Identify food triggers

One of the most common causes of gut problems is food intolerance. Many people have difficulty digesting certain types of food, such as gluten, dairy, or FODMAPs. These foods can cause inflammation, bloating, and other digestive symptoms.

To identify your food triggers, try keeping a food diary and noting any symptoms that occur after eating certain foods. You can also try an elimination diet, where you cut out certain foods for a few weeks and then gradually reintroduce them, one at a time, to see how your body reacts to each one.

Exercise regularly

Exercise has been shown to have numerous benefits for the gut microbiome. Individuals who exercise regularly tend to have a wider variety of beneficial bacteria in their gut. This is important because a diverse microbiome is generally considered to be a healthier microbiome, as it can better support digestion, immune function, and other aspects of overall health.

Exercise may also help to reduce inflammation in the gut and throughout your body. Chronic inflammation is linked to a number of gut-related conditions, including inflammatory bowel disease (IBD) and irritable bowel syndrome (IBS).

Exercise can also help to improve gut motility, which refers to the movement of food through the digestive system. When food moves too slowly or too quickly through the gut, it can contribute to digestive problems such as constipation or diarrhea.

Avoid antibiotics when possible

While antibiotics can be lifesaving medications, they can also disrupt the balance of your gut, Antibiotics can disrupt the gut microbiome by killing off both harmful and beneficial bacteria.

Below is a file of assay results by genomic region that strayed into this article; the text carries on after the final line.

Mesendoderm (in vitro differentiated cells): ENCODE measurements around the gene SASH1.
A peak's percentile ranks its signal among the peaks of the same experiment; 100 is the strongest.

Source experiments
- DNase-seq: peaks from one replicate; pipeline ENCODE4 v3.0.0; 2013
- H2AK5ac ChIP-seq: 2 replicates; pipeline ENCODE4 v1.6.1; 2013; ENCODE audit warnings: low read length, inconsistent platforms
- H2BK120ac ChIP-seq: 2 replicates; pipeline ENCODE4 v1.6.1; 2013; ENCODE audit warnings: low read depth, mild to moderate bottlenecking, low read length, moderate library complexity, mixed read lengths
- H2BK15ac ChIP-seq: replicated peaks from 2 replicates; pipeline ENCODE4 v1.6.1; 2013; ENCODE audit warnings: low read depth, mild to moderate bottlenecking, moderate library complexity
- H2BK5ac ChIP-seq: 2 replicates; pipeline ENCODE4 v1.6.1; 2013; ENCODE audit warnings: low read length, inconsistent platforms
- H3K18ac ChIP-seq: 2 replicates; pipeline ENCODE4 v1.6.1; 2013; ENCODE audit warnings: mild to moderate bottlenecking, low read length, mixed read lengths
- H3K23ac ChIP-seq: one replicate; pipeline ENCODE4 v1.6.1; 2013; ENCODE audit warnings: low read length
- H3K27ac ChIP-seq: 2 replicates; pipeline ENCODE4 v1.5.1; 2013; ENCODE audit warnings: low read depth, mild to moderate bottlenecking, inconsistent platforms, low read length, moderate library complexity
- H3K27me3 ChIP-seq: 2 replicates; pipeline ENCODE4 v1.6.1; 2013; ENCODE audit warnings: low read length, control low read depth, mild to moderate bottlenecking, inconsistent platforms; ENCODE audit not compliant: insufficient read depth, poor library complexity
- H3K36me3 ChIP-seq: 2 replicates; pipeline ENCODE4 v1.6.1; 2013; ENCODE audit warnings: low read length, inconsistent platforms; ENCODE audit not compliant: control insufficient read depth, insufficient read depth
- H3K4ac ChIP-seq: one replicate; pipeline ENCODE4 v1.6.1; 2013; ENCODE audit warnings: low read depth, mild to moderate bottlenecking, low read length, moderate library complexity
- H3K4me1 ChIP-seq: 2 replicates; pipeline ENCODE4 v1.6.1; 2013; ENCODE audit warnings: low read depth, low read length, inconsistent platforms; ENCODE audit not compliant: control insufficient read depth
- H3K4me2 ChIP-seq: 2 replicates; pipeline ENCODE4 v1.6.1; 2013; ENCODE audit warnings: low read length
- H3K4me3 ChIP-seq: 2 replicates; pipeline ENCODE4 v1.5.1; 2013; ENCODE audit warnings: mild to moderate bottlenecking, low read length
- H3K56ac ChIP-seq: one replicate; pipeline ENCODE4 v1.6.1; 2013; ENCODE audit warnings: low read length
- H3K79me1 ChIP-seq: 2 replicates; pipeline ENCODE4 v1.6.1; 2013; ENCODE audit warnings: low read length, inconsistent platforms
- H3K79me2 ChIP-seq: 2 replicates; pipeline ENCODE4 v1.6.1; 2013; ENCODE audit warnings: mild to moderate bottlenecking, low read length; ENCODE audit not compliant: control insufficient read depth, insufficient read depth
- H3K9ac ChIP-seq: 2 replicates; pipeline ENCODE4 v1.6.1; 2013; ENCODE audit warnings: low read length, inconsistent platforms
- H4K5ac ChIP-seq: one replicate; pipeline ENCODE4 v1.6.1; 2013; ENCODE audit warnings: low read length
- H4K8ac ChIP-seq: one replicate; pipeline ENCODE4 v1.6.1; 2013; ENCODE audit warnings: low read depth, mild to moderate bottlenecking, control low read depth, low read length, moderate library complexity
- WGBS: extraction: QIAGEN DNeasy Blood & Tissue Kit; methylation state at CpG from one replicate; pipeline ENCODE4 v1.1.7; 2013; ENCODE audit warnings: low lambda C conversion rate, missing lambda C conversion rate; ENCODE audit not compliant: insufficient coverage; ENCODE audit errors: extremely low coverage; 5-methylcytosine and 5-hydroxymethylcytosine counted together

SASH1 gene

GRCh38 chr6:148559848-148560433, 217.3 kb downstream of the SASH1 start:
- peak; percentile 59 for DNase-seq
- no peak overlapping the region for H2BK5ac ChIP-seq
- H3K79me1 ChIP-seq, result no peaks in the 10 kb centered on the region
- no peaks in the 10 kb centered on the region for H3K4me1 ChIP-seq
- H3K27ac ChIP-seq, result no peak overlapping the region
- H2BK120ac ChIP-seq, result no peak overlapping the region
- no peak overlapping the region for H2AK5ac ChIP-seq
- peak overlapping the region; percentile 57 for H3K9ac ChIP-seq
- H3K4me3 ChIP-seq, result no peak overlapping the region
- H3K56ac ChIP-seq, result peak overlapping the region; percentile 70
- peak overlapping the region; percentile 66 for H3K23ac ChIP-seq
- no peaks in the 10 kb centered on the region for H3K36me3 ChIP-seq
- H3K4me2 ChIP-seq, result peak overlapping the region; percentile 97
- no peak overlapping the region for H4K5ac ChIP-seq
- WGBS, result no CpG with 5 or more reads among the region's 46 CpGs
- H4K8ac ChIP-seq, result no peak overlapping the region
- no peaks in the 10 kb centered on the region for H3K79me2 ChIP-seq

While antibiotics are sometimes necessary to treat bacterial infections, it’s important to avoid overuse of antibiotics whenever possible. Talk to your healthcare provider about alternative treatments when appropriate.

Reduce stress

Stress is another factor that can negatively impact your gut health. When you’re under stress, your body produces cortisol, a hormone that can disrupt the balance of bacteria in your gut and cause inflammation.

To reduce stress, consider incorporating stress-reducing activities into your daily routine, such as meditation, walks in nature, or deep breathing exercises. Breathing exercises like the physiological sigh for 3-5 minutes a day have been shown to reduce stress, enhance mood, and improve sleep.

Consider digestive enzymes

If you’re still experiencing digestive issues even after making dietary and lifestyle changes, you may want to consider taking digestive enzymes. These supplements can help break down food more effectively, reducing the strain on your digestive system and helping to alleviate symptoms such as bloating, gas, and indigestion.

Some common supplements include betaine hydrochloride and bile salts. Talk to your healthcare provider about which digestive enzymes may be right for you.

In conclusion

Taking care of your gut health is crucial for your overall well-being. By taking some or all of these steps, you can help to heal your gut and feel better both physically and emotionally.

Remember that everyone’s gut is unique, so it may take some experimentation to find what works best for you. With patience and persistence, you can achieve optimal gut health and enjoy all the benefits that come with it.

Charlotte Spaight
Charlotte is a health coach, fitness enthusiast, and mother of four.